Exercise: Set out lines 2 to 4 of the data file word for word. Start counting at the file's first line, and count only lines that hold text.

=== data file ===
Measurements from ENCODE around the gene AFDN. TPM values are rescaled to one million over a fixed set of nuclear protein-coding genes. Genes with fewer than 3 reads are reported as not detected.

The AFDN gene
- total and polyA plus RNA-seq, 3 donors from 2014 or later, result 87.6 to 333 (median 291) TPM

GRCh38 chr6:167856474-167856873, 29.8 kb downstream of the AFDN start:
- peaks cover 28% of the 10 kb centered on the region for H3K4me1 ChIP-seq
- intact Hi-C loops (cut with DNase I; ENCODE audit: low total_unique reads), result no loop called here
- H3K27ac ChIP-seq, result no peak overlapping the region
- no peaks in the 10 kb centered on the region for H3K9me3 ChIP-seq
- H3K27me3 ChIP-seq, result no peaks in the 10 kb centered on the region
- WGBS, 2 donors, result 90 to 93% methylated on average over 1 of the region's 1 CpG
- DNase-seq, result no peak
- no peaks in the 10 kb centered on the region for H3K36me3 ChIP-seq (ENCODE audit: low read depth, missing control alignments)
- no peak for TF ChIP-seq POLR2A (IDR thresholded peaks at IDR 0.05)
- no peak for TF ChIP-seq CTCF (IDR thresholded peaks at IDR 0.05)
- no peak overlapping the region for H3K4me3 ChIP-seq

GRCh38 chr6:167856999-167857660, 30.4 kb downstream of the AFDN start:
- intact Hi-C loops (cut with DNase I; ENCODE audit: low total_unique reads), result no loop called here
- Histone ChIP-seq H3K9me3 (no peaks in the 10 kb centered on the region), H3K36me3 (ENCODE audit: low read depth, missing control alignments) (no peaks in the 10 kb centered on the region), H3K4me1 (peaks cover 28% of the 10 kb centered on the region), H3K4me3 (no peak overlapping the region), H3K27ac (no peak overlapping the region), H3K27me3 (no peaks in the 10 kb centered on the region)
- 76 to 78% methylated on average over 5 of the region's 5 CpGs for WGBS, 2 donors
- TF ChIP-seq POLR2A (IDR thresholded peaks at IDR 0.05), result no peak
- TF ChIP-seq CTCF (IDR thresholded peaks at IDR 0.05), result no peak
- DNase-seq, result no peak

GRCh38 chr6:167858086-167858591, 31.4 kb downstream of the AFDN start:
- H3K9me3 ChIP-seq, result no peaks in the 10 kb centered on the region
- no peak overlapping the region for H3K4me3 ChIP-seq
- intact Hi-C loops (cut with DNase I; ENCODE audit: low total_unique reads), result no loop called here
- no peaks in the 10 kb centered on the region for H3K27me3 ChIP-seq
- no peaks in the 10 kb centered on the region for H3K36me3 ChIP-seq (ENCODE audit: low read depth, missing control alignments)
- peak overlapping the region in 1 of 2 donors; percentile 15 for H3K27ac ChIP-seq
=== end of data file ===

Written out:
The AFDN gene
- total and polyA plus RNA-seq, 3 donors from 2014 or later, result 87.6 to 333 (median 291) TPM

GRCh38 chr6:167856474-167856873, 29.8 kb downstream of the AFDN start: